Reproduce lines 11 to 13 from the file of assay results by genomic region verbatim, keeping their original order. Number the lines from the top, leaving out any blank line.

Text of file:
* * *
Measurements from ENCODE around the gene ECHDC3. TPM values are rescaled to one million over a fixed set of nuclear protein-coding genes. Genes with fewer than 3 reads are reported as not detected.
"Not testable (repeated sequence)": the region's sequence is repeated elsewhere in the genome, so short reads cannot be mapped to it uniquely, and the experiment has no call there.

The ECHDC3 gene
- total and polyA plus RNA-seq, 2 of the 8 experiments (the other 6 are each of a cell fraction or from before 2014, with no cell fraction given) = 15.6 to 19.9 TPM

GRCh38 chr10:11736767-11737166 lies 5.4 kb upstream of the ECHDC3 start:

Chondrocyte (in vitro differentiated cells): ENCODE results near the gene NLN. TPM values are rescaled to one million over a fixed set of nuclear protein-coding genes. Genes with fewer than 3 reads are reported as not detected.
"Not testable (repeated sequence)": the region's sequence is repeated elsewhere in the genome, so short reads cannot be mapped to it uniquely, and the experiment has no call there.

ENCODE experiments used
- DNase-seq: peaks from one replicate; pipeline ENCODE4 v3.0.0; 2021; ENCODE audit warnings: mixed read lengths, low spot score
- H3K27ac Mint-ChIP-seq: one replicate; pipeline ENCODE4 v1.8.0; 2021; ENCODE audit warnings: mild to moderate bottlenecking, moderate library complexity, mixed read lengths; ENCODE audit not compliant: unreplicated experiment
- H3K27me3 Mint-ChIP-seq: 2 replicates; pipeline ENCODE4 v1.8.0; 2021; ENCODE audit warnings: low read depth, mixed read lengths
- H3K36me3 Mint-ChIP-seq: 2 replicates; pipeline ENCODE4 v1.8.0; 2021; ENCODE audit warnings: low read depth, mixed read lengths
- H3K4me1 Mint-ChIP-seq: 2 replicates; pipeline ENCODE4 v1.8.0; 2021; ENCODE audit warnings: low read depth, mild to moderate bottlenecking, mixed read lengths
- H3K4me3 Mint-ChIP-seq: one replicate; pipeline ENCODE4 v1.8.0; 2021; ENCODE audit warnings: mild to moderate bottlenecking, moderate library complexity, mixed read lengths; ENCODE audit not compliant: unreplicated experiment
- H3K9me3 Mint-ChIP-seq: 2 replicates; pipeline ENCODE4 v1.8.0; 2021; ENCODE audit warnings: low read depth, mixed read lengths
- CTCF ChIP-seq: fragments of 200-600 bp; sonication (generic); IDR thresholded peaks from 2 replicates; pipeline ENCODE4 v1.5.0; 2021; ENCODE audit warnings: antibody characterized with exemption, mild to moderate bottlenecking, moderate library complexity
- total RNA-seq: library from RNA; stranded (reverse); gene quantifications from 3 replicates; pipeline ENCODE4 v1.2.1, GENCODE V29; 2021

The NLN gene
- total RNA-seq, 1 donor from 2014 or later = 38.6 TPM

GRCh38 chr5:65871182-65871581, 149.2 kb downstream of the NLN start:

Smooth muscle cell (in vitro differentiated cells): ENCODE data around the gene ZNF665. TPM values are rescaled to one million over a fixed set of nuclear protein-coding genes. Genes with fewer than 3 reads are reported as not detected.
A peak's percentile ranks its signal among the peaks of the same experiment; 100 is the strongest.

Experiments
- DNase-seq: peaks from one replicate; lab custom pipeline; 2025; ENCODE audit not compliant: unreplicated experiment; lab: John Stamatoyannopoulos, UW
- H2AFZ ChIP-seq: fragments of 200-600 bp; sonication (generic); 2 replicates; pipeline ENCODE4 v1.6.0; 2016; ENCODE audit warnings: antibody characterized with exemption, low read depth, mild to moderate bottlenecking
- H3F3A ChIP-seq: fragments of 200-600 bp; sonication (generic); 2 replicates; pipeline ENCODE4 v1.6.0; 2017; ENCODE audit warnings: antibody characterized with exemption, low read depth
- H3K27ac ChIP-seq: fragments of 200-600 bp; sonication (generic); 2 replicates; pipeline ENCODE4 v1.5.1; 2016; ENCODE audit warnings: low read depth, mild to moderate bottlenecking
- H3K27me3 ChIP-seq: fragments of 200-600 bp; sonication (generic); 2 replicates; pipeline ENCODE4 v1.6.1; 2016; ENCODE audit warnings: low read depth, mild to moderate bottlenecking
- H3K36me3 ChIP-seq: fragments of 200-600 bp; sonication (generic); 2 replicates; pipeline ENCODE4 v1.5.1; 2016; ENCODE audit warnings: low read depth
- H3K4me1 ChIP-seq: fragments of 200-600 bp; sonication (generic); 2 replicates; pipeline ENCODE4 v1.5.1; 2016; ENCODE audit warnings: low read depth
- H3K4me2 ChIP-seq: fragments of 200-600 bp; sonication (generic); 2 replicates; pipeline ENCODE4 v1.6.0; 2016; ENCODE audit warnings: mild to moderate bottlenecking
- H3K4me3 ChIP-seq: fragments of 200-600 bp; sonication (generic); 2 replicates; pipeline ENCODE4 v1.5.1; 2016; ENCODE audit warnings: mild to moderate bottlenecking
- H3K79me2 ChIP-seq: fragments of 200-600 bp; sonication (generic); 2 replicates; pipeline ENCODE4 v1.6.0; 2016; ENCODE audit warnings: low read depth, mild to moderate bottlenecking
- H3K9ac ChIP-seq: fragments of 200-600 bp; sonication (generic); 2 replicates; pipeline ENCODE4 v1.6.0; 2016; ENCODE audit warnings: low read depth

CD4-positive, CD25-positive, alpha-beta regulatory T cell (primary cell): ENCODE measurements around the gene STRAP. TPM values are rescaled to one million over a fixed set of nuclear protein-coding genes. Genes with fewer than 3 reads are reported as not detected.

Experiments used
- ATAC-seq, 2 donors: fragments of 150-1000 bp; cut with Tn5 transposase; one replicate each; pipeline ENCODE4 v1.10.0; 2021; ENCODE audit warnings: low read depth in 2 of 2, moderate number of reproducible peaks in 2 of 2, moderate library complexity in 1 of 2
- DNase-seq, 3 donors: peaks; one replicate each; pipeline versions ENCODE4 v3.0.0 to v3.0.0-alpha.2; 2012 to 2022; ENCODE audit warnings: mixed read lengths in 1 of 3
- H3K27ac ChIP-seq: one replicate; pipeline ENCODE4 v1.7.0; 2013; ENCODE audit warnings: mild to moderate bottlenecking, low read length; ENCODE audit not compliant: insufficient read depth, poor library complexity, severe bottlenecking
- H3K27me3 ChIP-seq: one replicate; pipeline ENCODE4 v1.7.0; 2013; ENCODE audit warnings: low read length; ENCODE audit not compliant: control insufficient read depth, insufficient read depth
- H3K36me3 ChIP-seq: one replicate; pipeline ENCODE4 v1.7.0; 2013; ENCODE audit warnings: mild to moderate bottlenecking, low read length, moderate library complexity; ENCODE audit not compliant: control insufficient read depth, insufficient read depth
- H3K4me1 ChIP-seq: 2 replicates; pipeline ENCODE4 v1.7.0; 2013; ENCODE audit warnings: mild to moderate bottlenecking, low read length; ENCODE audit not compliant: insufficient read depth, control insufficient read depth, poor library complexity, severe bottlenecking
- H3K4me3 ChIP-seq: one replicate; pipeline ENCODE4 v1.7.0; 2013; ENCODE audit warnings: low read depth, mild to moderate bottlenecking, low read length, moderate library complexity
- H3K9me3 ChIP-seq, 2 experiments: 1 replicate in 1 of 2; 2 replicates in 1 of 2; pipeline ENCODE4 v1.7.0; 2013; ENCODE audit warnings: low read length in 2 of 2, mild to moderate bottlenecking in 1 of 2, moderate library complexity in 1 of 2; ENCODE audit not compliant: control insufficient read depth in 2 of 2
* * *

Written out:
- H3K27me3 Mint-ChIP-seq: 2 replicates; pipeline ENCODE4 v1.8.0; 2021; ENCODE audit warnings: low read depth, mixed read lengths
- H3K36me3 Mint-ChIP-seq: 2 replicates; pipeline ENCODE4 v1.8.0; 2021; ENCODE audit warnings: low read depth, mixed read lengths
- H3K4me1 Mint-ChIP-seq: 2 replicates; pipeline ENCODE4 v1.8.0; 2021; ENCODE audit warnings: low read depth, mild to moderate bottlenecking, mixed read lengths